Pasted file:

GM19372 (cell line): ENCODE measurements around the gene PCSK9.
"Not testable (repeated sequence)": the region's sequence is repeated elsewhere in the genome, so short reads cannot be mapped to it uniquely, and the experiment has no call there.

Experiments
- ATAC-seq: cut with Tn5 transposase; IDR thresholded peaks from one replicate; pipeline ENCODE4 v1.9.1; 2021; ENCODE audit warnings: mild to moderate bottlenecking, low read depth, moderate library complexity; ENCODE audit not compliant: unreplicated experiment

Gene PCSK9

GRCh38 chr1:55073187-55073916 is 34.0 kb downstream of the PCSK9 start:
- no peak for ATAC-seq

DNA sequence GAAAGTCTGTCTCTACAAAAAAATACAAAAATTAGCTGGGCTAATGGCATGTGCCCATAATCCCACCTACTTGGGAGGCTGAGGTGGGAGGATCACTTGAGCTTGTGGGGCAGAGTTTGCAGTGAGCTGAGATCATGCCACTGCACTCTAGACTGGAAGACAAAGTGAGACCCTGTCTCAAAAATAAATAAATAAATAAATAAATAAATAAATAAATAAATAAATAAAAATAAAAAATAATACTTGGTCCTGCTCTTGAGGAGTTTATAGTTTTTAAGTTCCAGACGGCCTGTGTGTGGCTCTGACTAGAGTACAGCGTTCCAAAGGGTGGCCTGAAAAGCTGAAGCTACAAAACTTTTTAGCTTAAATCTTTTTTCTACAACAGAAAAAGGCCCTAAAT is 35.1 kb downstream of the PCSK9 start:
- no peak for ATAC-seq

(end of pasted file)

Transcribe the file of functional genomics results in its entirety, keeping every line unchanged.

GM19372 (cell line): ENCODE measurements around the gene PCSK9.
"Not testable (repeated sequence)": the region's sequence is repeated elsewhere in the genome, so short reads cannot be mapped to it uniquely, and the experiment has no call there.

Experiments
- ATAC-seq: cut with Tn5 transposase; IDR thresholded peaks from one replicate; pipeline ENCODE4 v1.9.1; 2021; ENCODE audit warnings: mild to moderate bottlenecking, low read depth, moderate library complexity; ENCODE audit not compliant: unreplicated experiment

Gene PCSK9

GRCh38 chr1:55073187-55073916 is 34.0 kb downstream of the PCSK9 start:
- no peak for ATAC-seq

DNA sequence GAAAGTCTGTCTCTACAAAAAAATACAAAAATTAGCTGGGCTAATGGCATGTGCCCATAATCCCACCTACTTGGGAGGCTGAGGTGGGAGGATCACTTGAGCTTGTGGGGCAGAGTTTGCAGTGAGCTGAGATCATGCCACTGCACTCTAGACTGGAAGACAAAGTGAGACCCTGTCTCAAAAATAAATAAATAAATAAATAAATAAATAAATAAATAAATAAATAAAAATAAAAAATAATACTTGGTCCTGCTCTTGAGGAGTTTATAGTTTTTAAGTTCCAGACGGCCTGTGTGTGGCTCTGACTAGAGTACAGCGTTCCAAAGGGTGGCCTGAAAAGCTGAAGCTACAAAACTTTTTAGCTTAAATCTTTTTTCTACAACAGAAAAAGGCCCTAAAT is 35.1 kb downstream of the PCSK9 start:
- no peak for ATAC-seq